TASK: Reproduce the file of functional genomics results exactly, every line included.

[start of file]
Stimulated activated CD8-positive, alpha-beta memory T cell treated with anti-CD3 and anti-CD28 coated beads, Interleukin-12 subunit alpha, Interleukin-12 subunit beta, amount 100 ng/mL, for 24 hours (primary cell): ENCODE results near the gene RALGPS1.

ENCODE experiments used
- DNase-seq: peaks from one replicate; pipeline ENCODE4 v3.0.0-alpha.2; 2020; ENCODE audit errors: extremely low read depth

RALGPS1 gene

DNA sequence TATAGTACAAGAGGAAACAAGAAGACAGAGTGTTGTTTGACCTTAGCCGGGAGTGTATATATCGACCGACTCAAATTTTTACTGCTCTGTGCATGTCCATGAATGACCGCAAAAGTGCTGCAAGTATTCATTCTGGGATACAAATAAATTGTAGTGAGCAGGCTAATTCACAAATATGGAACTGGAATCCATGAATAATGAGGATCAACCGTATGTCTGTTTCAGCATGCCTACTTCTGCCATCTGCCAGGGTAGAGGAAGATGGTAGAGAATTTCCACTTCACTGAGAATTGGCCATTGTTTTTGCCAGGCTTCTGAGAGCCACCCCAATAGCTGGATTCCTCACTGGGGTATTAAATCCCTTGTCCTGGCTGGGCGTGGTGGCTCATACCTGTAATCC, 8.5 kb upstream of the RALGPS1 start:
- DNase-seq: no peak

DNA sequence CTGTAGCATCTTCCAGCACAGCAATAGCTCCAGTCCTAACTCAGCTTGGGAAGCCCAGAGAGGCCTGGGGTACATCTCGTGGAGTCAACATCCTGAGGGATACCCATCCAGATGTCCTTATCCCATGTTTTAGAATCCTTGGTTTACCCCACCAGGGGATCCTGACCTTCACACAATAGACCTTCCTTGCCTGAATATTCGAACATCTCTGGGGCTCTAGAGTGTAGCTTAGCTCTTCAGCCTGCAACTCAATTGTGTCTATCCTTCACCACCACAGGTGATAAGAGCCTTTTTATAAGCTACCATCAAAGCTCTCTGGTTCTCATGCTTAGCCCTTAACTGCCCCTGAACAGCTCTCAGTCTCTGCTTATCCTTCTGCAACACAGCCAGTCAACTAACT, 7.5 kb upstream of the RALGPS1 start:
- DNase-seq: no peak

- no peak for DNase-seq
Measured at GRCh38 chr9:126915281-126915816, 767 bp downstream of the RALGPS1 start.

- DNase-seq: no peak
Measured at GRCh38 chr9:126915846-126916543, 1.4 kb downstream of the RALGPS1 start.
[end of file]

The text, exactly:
Stimulated activated CD8-positive, alpha-beta memory T cell treated with anti-CD3 and anti-CD28 coated beads, Interleukin-12 subunit alpha, Interleukin-12 subunit beta, amount 100 ng/mL, for 24 hours (primary cell): ENCODE results near the gene RALGPS1.

ENCODE experiments used
- DNase-seq: peaks from one replicate; pipeline ENCODE4 v3.0.0-alpha.2; 2020; ENCODE audit errors: extremely low read depth

RALGPS1 gene

DNA sequence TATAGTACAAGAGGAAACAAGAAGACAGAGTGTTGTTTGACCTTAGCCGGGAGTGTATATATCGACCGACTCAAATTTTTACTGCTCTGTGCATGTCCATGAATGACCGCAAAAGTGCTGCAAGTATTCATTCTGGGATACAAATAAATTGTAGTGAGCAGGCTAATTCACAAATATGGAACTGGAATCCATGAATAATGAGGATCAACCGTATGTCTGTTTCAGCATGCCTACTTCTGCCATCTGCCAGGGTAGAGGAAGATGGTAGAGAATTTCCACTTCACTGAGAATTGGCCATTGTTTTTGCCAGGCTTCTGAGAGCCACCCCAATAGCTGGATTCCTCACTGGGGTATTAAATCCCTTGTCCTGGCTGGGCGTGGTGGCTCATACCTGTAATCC, 8.5 kb upstream of the RALGPS1 start:
- DNase-seq: no peak

DNA sequence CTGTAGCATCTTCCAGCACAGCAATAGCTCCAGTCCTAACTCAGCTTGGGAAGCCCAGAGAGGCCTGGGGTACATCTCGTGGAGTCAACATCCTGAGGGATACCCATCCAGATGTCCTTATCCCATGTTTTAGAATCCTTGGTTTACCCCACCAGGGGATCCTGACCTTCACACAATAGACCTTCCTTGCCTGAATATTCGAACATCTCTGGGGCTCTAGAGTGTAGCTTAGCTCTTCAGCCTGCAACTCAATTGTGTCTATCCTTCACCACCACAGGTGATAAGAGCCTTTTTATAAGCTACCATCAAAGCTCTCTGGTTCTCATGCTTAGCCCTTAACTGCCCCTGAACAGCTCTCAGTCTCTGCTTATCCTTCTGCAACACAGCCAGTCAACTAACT, 7.5 kb upstream of the RALGPS1 start:
- DNase-seq: no peak

- no peak for DNase-seq
Measured at GRCh38 chr9:126915281-126915816, 767 bp downstream of the RALGPS1 start.

- DNase-seq: no peak
Measured at GRCh38 chr9:126915846-126916543, 1.4 kb downstream of the RALGPS1 start.